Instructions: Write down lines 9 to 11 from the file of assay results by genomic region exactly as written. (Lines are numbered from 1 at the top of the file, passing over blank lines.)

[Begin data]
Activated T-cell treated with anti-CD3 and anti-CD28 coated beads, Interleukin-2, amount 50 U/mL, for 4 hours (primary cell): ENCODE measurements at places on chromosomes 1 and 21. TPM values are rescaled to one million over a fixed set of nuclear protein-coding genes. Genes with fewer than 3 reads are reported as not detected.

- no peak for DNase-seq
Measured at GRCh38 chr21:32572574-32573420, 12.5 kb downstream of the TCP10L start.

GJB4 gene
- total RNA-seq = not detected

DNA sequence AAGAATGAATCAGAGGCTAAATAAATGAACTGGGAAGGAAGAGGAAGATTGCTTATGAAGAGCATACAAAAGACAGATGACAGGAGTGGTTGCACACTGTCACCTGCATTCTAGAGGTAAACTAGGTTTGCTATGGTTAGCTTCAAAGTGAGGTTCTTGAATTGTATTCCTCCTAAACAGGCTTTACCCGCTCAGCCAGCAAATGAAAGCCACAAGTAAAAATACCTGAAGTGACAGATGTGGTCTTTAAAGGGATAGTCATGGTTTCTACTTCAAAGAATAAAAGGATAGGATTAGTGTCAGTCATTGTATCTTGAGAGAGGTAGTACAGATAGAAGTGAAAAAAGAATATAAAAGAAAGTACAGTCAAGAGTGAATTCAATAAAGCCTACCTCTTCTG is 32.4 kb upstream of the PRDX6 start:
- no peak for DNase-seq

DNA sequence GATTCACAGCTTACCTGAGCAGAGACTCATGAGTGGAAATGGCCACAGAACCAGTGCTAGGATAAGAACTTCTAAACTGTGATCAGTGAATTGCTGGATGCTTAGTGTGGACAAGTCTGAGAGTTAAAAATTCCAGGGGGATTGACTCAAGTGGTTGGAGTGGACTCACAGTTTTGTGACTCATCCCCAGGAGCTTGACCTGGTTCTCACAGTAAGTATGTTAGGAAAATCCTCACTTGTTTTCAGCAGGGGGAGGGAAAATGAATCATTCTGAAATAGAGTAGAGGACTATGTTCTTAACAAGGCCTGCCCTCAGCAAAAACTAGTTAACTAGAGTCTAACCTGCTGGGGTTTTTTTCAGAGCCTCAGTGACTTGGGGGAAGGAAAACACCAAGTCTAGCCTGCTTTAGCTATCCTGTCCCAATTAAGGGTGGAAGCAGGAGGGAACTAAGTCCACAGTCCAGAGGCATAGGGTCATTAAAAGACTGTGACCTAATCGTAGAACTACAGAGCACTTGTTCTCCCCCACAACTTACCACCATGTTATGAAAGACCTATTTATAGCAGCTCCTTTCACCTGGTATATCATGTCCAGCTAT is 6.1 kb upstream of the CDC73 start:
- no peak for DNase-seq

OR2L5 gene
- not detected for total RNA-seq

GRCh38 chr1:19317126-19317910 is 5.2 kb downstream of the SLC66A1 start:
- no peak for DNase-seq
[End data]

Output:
- no peak for DNase-seq

OR2L5 gene
- not detected for total RNA-seq